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According to the European Association for the Study of the Liver, hepatitis C virus (HCV) is one of the main causes of chronic liver disease in the world, with about 3% of the population infected, many unknowingly. Most new cases of HCV are transmitted through intravenous or nasal drug use and to a lesser degree medical or blood transfusions. The standard of care for people with chronic HCV is pegylated interferon and ribavirin. HCV has been categorised into six genotypes (1–6), with the majority of cases being genotype 1. Typical treatment duration for HCV should be 48 weeks for type 1 and 24 weeks for types 2 and 3.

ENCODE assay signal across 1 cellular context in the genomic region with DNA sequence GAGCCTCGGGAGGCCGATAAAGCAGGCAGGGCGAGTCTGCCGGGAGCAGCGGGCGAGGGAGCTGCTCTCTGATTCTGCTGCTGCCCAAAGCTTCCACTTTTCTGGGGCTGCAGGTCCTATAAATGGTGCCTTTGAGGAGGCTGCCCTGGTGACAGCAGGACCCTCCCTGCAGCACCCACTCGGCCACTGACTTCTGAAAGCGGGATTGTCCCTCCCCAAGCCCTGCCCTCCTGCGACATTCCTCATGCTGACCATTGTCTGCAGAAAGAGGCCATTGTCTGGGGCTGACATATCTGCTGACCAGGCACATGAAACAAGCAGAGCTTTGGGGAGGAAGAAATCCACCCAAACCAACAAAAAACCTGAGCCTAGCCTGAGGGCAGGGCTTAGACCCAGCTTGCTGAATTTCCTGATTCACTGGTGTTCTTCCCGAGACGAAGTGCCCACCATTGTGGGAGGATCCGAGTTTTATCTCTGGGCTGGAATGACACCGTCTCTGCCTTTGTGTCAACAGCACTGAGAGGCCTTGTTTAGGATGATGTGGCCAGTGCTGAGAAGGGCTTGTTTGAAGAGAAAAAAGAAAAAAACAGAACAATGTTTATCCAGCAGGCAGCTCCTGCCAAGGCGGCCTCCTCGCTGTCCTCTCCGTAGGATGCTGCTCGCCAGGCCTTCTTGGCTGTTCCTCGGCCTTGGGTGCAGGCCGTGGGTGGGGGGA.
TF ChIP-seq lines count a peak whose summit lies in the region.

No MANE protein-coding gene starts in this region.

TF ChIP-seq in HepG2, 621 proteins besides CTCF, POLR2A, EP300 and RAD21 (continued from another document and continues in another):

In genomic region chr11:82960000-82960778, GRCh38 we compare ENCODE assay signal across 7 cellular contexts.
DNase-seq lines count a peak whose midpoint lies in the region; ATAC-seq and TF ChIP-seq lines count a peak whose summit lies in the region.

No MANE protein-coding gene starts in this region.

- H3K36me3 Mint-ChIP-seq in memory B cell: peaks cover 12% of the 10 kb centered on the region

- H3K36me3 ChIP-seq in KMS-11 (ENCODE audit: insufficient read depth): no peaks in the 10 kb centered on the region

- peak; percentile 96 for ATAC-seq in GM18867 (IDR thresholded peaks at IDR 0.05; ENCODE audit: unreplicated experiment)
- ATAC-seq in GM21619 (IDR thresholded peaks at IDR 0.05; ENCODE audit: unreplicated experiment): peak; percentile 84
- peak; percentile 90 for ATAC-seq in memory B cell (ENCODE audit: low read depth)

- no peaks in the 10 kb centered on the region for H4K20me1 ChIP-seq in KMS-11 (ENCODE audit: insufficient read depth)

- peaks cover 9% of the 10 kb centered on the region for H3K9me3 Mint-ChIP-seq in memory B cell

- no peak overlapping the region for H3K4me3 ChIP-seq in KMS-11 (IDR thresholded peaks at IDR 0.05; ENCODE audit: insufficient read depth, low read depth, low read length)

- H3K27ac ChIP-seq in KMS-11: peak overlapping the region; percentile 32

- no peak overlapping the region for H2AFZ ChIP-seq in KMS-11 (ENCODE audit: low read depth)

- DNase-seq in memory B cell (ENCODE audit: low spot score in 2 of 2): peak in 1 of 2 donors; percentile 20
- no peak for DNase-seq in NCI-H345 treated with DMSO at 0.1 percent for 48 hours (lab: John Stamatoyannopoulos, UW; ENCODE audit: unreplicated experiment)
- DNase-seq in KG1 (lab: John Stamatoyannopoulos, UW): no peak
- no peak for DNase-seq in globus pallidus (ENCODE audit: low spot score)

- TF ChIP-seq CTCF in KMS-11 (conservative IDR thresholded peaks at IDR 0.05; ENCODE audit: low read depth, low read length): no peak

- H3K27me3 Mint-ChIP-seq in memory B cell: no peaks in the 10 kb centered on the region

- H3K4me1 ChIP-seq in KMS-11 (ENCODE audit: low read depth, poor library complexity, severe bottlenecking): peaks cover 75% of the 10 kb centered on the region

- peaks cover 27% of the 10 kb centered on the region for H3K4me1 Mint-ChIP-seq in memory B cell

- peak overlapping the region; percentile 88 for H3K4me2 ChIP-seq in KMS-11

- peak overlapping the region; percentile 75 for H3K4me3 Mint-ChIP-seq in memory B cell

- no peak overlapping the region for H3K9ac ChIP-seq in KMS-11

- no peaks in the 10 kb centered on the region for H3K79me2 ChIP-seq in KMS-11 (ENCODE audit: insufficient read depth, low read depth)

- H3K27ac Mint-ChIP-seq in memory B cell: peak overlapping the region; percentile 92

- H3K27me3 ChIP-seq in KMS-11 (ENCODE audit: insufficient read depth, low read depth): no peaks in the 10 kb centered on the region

Telaprevir would seem to be the preferred product of the two medications. The telaprevir formulation has a few advantages compared with boceprevir. Boceprevir has to be stored in the refrigerator and patients have to take six more tablets per day. In addition, the duration of treatment for boceprevir requires it to be used for the full 48 weeks compared with just 12 weeks for telaprevir. Both of these medications are the start of groundbreaking advances in the treatment of HCV, with second-generation products already in the works! The second generation are predicted to decrease the treatment time of HCV to just 12 weeks. In the meantime, these products will bring a …
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